Posted: Sun May 06, 2018 7:23 pm Post Number: #49 Post
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TomaHawk wrote:
Here's a situation that was up close and personal. My son was seeded #7 in the High School State Tournament. The fellow he was bowling against was a formidable competitor. The first to win 3 of 5 would move on to the next round.

It was the best bowling match I had ever witnessed, period.

The two of them were going back and forth taking the lead. The first four games came down to one of them needing to strike out to win the game. Unbelievably, they both succeeded at doing so. The fifth game would prove no different, everything coming down to the tenth frame.

My son was up first. He had to strike out to force the other bowler to throw the first 2 in the tenth. He managed to get the three strikes. The other young bowler stepped up in the tenth.

The first shot in the tenth, the young fellow looked confident. He rolled the ball as good as any touring professional could and struck. As he was preparing for the next shot, did not appear to have the same air of confidence. Where previously he was poised and motionless in his stance, he was fidgeting this time. It wasn't like he was convulsing, just a little nervous.

The youngster starts his approach, moving the ball into the swing flawlessly. He was truly a very talented bowler. The ball gets to the top of his and begins its downward descent just as he begins his slide step. Perfect!

All of a sudden, the ball falls off his hand, right smack onto the approach. Everyone is shocked. I'm stunned (and kind of elated at the same time). Unbelievably, the ball begins to roll forward.

The ball was going, maybe, 2 mph. It headed for the gutter, got to about the 25ft area, and teetered on the edge for about 10ft. Then the most absolutely, mind blowing thing I've ever witnessed in competitive bowling took place, the ball started slowly rolling for the pocket. It was going so slow, it should have stopped on the lane! But, it didn't.

The ball hit the pins and they began to topple. It was so slow, I thought for sure the rack would come down before the ball made it to the pit. By now, you've guessed, he struck.

That took zero skill.


I love house shots.


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 Post subject: Re: Should bowling be in the Olympics?
 Posted: Sun May 06, 2018 7:56 pm Post Number: #50 Post
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I followed the Norwegian National Championships this weekend. Our clubs bowlers got a bronze medal in double, and in the end, one of the double partners also ended up on 3. place in singles, getting a bronze medal there too.

After 29 games, the top 3 was 32 pins from eachother (finals was played in the PP final setup, which means you get bonus points for games over 200 and 250, and points if you beat your competitor, and you play each competitor for one game, 11 games for the 12 player final). This was on a 41.5ft, 2.5:1 ratio pattern, 25ml.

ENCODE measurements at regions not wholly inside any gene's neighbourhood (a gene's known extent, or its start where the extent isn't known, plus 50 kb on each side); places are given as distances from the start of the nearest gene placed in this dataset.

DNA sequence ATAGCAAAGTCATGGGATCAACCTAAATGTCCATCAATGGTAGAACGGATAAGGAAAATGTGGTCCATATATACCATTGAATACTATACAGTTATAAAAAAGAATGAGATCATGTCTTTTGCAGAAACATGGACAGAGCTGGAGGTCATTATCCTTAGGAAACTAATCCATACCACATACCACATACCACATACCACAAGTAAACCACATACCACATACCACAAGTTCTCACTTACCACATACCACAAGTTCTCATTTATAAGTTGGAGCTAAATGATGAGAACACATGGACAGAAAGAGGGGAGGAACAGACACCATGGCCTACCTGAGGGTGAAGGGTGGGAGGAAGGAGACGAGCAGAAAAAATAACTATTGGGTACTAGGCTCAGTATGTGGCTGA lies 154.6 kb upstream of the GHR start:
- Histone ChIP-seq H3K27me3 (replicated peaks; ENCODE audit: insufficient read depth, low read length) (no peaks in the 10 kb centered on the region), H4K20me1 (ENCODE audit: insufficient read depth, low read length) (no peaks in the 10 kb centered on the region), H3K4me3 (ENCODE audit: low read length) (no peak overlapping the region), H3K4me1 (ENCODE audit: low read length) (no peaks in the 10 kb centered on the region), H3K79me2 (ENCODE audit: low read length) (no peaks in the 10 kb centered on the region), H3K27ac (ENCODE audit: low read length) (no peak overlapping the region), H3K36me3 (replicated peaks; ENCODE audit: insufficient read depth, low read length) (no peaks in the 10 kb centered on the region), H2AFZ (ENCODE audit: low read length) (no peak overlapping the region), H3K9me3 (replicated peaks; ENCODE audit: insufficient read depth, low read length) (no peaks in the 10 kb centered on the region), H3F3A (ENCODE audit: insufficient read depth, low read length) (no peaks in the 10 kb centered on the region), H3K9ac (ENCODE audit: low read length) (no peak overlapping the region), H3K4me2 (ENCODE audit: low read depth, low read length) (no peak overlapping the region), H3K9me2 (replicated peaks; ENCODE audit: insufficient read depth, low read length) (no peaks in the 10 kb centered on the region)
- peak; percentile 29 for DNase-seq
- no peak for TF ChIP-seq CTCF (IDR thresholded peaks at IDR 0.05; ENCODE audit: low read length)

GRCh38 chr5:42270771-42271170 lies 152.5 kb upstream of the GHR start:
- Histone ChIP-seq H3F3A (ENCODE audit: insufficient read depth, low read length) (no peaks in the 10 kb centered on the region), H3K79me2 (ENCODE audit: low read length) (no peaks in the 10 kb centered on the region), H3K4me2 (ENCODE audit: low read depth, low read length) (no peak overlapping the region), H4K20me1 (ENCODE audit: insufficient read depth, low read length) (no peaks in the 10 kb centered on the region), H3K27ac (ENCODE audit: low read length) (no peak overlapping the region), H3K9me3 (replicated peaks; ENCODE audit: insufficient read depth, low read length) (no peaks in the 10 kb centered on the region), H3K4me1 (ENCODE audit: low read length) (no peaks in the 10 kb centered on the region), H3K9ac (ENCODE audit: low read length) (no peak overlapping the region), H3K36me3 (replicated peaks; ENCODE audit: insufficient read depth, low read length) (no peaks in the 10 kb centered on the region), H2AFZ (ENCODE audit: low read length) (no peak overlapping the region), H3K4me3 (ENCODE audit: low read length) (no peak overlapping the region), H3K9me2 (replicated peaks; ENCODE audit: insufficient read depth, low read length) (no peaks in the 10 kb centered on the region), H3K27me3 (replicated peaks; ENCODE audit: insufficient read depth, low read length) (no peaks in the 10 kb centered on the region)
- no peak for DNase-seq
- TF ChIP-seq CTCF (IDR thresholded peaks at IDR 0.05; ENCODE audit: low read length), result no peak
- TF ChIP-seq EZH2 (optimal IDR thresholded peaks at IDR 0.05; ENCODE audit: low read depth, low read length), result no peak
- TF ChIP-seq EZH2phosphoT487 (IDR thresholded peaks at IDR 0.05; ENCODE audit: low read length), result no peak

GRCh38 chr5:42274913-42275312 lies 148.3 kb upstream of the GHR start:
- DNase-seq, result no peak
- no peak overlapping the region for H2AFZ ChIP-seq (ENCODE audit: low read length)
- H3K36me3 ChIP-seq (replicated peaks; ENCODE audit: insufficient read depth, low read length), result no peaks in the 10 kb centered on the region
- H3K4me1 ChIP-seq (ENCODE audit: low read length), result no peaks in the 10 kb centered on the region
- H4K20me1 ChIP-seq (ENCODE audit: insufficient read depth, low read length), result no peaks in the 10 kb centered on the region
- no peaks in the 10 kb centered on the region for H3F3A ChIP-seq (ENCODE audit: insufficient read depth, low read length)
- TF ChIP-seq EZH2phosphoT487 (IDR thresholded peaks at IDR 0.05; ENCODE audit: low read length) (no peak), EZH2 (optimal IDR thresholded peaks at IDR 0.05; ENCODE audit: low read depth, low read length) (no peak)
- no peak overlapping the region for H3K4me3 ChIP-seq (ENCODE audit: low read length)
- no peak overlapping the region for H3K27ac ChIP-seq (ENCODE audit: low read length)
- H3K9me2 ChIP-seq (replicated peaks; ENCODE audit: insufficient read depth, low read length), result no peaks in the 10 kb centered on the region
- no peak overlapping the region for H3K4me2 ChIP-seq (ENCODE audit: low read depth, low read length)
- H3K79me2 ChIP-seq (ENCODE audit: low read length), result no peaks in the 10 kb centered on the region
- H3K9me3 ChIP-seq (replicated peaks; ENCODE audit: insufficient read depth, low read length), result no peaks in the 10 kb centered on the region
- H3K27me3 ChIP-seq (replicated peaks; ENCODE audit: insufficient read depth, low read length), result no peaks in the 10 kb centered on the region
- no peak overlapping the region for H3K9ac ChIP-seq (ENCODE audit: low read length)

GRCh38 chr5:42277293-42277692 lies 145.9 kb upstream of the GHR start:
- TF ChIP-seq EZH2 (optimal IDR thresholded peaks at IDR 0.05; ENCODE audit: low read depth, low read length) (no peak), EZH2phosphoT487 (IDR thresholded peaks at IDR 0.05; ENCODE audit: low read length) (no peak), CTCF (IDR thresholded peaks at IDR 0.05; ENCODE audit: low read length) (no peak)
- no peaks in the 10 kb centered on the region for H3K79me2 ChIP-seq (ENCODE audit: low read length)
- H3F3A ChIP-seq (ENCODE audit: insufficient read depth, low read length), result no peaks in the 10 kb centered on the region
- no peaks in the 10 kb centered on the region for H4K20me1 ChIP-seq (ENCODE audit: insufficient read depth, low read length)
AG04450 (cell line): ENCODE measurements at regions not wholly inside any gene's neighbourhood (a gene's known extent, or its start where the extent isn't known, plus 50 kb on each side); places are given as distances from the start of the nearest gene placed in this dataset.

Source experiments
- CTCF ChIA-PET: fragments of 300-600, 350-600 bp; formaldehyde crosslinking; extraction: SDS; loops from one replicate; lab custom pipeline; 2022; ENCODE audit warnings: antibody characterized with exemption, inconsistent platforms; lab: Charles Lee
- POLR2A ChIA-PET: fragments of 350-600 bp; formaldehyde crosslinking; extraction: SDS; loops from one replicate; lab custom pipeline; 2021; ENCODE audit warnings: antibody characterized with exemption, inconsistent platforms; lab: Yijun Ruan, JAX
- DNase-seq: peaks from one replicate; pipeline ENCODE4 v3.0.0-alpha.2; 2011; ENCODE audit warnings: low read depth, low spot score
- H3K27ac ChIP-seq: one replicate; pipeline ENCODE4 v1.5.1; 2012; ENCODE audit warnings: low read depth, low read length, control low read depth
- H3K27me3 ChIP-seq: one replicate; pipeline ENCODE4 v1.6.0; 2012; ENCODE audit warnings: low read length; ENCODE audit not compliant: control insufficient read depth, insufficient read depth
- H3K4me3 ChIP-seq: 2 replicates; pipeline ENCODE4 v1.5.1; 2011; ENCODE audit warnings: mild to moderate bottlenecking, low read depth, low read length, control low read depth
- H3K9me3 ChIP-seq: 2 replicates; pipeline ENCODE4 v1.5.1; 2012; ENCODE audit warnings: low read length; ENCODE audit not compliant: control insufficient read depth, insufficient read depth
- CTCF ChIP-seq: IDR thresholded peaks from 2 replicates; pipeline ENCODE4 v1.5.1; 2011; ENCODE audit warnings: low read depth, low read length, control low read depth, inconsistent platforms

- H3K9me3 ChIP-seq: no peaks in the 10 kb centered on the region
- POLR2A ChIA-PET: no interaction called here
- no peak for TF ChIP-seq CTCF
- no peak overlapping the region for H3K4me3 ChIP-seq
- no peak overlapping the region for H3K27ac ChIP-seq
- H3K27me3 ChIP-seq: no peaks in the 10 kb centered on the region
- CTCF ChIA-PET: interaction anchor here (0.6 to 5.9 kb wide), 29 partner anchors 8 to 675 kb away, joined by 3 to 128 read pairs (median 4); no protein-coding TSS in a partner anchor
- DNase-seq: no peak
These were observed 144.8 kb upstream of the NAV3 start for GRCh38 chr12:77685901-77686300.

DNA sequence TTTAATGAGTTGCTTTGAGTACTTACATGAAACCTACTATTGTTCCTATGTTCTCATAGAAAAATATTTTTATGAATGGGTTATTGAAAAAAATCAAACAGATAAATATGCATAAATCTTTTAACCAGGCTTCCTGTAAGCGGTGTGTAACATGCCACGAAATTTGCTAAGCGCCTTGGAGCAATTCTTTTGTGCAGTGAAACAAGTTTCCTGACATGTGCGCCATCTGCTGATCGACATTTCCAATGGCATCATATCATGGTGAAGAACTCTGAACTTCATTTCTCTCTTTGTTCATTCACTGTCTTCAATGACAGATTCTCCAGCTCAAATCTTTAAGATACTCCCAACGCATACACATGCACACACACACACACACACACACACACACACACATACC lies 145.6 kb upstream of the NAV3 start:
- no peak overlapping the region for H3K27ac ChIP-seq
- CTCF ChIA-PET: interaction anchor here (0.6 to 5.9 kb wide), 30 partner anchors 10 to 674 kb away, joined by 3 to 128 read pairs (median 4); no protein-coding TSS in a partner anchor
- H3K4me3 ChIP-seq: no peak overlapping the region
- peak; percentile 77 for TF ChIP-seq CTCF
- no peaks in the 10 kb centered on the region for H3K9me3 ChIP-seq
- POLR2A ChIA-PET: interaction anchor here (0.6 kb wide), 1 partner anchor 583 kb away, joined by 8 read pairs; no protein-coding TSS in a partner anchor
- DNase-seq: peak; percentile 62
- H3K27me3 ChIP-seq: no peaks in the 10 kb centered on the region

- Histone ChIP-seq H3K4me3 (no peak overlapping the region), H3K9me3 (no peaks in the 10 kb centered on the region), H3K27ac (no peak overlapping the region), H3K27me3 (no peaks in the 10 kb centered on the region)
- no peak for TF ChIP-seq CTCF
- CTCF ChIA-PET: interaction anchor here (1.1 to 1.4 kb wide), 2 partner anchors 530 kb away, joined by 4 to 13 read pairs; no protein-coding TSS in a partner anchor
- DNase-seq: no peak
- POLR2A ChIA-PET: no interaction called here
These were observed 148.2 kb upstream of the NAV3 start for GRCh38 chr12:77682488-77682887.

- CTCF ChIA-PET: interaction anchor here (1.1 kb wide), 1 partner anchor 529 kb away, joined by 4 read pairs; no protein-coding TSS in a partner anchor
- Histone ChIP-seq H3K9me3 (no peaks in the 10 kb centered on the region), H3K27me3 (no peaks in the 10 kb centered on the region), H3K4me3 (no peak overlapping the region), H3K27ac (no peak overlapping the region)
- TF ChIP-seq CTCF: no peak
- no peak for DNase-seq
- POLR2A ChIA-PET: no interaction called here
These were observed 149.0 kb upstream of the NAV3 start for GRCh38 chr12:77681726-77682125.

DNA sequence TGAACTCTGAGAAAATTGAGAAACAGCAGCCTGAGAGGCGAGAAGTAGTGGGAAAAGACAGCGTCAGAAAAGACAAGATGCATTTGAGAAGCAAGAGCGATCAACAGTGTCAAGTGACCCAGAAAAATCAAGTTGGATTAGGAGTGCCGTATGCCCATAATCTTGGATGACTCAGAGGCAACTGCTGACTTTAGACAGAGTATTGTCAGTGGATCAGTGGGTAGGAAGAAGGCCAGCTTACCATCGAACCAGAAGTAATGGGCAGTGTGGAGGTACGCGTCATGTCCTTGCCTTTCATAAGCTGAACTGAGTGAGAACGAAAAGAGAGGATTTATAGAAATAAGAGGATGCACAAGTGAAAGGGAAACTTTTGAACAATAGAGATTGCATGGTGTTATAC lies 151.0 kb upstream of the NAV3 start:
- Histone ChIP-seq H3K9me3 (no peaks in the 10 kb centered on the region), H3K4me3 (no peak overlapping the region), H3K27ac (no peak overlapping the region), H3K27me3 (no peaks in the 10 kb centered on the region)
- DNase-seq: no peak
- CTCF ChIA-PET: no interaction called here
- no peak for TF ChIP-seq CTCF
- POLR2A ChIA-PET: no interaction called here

On that pattern, in that setting, the ball that was dropped would never have seen the pins at all.

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 Post subject: Re: Should bowling be in the Olympics?
 Posted: Sun May 06, 2018 8:05 pm Post Number: #51 Post
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[/quote]I love house shots.[/quote]

...the state competition was bowled on a blue pattern

It was just blatant luck :shock:


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 Post subject: Re: Should bowling be in the Olympics?
 Posted: Mon May 07, 2018 5:30 am Post Number: #52 Post
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Watching high rev and high speed bowlers in league throw trash shots with resin and get strikes and seeing pins bounce off the side walls to take out stragglers makes me wonder what would happen if we took these same players, on the same house shots and did only two things:

1. Take their resin away and give them a urethane ball with a simple label drill (no balance hole allowed) and pancake weight block.
2. Put nets on the sides of the lane so pins are no longer allowed to bounce out, this includes the 6 pin snapping out the 10 pn.

These would be my Olympic bowling requirements.
Oh, also a flat pattern.

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 Post subject: Re: Should bowling be in the Olympics?
 Posted: Mon May 07, 2018 8:28 am Post Number: #53 Post
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[quote="Nord].......Oh, also a flat pattern.[/quote]

Is this a reference to topography? I talked about that again yesterday, with the son of the owner of the Alley that I frequent. He said they’d “be happy to do a study on their lanes, that gave results as to the flatness of their fifty year old lanes, if they got $50.00 per regular patron, to PAY for the study!”

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 Post subject: Re: Should bowling be in the Olympics?
 Posted: Mon May 07, 2018 3:19 pm Post Number: #54 Post